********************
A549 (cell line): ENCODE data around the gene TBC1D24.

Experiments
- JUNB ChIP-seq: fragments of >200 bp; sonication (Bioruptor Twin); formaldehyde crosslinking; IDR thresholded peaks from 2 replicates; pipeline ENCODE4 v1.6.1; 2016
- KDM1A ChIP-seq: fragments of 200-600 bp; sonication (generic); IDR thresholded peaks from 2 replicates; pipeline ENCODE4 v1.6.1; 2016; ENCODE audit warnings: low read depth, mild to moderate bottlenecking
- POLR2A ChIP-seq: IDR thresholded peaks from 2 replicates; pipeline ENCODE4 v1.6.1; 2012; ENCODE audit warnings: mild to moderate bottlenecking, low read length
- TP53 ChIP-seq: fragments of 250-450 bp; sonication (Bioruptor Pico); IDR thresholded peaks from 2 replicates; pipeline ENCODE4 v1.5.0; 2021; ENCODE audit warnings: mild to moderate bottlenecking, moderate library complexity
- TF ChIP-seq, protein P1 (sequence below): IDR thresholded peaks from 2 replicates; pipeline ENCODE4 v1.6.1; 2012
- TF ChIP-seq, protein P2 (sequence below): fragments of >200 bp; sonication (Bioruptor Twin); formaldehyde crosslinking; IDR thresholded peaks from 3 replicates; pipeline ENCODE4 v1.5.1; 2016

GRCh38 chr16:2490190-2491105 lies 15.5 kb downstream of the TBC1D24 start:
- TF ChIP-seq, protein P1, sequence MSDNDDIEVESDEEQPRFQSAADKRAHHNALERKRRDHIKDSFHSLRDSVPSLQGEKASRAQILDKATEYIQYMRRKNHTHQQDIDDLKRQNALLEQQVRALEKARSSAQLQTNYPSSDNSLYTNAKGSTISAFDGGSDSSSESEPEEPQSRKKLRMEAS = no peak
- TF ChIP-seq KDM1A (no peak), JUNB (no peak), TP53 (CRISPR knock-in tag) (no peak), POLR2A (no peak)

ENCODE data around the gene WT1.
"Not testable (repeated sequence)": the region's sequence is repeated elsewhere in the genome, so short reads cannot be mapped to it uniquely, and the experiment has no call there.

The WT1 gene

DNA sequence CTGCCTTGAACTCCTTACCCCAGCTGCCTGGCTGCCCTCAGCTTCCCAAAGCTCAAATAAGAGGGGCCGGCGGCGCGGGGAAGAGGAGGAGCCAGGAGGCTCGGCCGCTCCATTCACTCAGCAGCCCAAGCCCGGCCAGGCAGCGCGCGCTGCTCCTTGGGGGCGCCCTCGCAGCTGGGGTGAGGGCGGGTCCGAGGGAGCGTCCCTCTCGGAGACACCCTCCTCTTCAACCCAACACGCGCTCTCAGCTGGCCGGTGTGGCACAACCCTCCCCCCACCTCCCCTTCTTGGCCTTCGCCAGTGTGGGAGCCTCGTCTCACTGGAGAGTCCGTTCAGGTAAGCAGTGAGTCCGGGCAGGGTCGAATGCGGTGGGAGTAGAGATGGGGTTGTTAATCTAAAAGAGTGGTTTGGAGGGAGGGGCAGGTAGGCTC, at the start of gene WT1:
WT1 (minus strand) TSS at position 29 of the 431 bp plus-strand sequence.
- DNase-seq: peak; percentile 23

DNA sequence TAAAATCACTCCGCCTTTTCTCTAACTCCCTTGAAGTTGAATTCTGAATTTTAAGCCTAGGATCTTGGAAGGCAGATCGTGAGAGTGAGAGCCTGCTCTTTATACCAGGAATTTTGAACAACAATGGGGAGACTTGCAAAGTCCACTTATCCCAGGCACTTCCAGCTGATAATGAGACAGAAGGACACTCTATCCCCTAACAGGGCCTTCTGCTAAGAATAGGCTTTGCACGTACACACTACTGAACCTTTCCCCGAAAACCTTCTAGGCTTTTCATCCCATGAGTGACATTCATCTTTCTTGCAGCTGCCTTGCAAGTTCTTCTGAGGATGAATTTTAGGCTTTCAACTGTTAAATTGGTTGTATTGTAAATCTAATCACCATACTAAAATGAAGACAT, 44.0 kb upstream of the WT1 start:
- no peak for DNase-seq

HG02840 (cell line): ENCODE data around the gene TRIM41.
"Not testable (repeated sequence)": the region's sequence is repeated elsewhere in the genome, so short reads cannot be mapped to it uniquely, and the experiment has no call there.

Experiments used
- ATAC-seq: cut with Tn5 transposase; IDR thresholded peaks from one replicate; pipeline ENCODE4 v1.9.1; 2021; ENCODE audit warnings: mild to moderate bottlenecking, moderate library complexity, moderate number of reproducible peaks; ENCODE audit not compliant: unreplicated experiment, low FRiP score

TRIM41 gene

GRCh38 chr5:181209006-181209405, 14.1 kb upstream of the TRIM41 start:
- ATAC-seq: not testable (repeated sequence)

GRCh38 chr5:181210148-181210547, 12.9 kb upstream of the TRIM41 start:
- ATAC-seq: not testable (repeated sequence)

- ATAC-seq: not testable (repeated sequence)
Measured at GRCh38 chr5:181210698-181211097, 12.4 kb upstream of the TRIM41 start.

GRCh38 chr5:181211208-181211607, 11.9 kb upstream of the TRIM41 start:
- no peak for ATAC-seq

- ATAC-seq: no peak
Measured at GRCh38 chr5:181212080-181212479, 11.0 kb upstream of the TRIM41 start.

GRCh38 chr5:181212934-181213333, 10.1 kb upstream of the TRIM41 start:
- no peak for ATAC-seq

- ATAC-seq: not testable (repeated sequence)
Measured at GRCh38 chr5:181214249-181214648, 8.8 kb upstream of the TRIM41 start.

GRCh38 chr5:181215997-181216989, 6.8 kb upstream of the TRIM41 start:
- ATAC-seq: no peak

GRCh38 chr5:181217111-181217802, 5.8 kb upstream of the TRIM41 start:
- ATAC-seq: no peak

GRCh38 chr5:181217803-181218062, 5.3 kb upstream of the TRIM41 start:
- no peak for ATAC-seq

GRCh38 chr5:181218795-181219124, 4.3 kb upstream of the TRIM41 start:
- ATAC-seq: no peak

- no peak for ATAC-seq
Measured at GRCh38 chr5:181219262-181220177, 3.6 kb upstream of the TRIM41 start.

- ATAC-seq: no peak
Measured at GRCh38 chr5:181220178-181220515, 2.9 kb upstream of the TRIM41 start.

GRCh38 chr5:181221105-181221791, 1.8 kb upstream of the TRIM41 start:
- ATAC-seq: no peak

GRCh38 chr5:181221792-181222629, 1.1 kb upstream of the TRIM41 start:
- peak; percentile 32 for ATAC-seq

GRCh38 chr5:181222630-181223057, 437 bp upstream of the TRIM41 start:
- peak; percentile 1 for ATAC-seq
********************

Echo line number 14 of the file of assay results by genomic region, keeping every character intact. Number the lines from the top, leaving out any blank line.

The WT1 gene